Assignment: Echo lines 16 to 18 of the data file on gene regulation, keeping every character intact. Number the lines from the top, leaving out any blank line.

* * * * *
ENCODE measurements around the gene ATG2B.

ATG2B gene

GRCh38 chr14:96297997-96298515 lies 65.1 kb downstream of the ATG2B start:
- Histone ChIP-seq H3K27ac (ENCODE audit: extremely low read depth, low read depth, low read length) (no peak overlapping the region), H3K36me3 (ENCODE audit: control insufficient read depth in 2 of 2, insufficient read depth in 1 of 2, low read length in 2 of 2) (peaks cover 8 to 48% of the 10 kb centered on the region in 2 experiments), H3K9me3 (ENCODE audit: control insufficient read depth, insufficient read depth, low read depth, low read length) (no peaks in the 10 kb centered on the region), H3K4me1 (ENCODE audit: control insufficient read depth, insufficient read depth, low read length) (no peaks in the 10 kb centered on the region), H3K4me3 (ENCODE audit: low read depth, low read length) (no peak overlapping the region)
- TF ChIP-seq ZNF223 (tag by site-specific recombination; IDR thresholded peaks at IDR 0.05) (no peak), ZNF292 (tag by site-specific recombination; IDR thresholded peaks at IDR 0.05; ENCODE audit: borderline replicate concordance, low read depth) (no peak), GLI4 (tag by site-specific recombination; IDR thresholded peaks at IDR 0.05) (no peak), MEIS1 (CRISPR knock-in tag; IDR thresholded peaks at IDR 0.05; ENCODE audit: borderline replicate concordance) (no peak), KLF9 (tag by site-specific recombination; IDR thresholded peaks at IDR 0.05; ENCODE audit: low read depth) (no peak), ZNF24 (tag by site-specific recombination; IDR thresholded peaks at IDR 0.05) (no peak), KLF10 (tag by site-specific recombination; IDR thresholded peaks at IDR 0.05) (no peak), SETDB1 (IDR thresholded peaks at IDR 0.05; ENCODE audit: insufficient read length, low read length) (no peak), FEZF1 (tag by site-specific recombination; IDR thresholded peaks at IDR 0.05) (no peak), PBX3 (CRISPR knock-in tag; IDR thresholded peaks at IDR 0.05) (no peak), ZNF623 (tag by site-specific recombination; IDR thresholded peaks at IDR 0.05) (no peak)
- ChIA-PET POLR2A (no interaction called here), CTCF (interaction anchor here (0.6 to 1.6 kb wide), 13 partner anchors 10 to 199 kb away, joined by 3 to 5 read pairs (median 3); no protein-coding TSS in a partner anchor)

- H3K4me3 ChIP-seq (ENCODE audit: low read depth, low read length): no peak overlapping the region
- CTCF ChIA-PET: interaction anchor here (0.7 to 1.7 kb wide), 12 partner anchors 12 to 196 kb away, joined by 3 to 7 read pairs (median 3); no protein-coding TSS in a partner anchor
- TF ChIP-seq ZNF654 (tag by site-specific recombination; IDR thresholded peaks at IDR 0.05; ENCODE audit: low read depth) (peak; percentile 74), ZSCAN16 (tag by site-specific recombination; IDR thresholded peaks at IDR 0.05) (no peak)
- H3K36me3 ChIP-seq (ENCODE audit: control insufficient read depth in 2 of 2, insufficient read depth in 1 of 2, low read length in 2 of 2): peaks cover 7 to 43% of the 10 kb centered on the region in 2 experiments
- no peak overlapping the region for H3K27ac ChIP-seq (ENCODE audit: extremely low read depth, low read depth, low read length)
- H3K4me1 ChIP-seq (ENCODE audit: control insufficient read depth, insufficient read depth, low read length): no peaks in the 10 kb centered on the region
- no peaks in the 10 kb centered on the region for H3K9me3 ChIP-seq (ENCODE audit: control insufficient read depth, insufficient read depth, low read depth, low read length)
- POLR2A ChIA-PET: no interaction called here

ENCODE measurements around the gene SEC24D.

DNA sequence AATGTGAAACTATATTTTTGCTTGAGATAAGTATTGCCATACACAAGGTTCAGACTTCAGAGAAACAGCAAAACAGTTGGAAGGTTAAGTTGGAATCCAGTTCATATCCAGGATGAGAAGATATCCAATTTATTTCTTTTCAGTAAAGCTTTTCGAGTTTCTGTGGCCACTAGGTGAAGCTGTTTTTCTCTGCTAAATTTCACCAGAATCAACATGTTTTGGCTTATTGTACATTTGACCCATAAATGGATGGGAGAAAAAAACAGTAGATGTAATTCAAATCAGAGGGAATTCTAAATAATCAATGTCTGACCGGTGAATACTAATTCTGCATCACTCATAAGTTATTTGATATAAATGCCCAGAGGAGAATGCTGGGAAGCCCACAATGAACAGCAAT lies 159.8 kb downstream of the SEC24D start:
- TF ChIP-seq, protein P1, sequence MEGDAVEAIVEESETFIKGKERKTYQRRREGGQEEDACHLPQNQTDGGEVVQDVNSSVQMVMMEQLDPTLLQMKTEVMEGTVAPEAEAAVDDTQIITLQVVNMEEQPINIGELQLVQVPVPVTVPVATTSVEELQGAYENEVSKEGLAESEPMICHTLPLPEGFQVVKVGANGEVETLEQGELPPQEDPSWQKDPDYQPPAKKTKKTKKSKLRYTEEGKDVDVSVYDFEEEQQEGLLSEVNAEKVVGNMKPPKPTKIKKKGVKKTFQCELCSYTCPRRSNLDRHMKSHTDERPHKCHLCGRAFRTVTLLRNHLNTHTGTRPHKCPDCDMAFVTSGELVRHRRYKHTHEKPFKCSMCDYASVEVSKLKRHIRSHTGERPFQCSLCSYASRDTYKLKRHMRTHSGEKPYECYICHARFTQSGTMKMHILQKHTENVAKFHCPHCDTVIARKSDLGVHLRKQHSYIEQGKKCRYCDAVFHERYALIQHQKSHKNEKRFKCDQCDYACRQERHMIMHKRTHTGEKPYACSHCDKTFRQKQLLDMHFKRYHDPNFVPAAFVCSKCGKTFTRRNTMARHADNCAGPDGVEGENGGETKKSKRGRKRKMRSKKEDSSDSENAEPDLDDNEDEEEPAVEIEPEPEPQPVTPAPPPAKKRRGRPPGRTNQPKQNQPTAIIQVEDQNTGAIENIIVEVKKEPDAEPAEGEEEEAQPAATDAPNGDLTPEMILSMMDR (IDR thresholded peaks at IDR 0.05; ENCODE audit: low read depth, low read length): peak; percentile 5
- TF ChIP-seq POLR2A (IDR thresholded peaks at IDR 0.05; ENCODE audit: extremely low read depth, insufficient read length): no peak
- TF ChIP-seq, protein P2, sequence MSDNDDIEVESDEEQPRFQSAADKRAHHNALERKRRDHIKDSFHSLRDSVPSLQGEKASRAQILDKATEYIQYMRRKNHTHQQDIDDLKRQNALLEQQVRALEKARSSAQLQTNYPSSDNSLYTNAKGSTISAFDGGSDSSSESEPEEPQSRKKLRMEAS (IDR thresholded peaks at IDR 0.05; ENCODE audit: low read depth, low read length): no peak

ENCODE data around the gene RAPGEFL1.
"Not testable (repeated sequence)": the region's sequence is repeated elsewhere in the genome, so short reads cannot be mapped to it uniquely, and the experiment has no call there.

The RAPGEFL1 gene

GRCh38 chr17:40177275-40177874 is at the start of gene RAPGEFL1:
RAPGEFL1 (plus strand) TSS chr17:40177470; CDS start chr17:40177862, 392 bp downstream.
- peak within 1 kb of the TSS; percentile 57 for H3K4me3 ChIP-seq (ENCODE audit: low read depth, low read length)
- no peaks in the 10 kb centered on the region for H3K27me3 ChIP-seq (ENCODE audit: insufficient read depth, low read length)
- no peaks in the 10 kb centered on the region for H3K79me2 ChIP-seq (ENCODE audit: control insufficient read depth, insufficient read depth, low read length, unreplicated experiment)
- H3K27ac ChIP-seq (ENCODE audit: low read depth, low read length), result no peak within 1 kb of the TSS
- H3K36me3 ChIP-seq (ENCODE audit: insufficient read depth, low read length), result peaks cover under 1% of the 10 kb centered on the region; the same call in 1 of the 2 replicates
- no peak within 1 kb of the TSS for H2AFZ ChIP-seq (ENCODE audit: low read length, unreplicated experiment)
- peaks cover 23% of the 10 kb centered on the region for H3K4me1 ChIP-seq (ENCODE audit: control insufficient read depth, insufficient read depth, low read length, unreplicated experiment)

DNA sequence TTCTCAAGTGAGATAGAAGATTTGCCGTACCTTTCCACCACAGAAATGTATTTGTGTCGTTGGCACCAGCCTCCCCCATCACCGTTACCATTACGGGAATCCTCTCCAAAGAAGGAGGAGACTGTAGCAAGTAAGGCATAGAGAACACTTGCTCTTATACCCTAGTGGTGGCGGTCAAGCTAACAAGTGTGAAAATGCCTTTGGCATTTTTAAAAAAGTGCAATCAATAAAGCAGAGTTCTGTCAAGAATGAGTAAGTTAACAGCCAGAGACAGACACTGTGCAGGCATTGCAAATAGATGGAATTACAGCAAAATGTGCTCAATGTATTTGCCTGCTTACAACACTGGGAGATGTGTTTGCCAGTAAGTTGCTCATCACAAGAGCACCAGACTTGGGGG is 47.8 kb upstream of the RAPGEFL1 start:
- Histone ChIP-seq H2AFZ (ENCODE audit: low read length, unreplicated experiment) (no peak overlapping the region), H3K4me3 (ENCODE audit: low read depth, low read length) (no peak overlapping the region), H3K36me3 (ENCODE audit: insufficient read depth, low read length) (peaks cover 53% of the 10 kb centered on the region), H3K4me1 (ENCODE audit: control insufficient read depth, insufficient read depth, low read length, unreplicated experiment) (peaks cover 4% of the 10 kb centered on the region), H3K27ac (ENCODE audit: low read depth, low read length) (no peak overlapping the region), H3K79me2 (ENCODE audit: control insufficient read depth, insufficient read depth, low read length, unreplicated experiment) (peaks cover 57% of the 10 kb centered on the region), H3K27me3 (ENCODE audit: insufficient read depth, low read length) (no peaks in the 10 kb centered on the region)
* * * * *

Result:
DNA sequence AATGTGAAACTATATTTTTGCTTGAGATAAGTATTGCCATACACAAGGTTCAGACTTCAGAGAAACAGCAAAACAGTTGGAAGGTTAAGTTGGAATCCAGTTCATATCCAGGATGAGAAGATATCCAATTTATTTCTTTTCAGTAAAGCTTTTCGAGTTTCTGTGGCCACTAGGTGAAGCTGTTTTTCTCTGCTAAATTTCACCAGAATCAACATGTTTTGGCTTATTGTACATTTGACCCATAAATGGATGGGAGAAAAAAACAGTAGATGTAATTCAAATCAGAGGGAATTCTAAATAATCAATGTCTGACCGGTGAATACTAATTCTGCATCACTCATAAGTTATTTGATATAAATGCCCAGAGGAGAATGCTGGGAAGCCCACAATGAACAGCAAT lies 159.8 kb downstream of the SEC24D start:
- TF ChIP-seq, protein P1, sequence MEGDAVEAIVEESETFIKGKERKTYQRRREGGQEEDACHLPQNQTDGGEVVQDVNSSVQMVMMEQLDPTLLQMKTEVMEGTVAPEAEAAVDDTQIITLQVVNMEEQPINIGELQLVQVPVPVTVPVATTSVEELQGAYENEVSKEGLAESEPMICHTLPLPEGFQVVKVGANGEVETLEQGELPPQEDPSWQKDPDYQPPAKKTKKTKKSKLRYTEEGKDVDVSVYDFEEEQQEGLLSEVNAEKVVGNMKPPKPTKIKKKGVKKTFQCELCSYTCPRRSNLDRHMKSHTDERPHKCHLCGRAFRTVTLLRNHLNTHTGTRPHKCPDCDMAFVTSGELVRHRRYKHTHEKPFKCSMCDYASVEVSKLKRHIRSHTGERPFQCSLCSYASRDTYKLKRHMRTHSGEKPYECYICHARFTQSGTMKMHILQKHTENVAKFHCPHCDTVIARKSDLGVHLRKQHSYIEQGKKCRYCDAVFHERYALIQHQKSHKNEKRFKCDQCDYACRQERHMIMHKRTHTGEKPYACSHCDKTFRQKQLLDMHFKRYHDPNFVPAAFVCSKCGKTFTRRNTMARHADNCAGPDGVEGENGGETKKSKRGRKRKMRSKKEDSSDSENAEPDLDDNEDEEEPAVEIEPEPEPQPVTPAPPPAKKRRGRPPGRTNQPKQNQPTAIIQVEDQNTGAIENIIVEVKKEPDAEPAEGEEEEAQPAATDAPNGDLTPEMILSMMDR (IDR thresholded peaks at IDR 0.05; ENCODE audit: low read depth, low read length): peak; percentile 5
- TF ChIP-seq POLR2A (IDR thresholded peaks at IDR 0.05; ENCODE audit: extremely low read depth, insufficient read length): no peak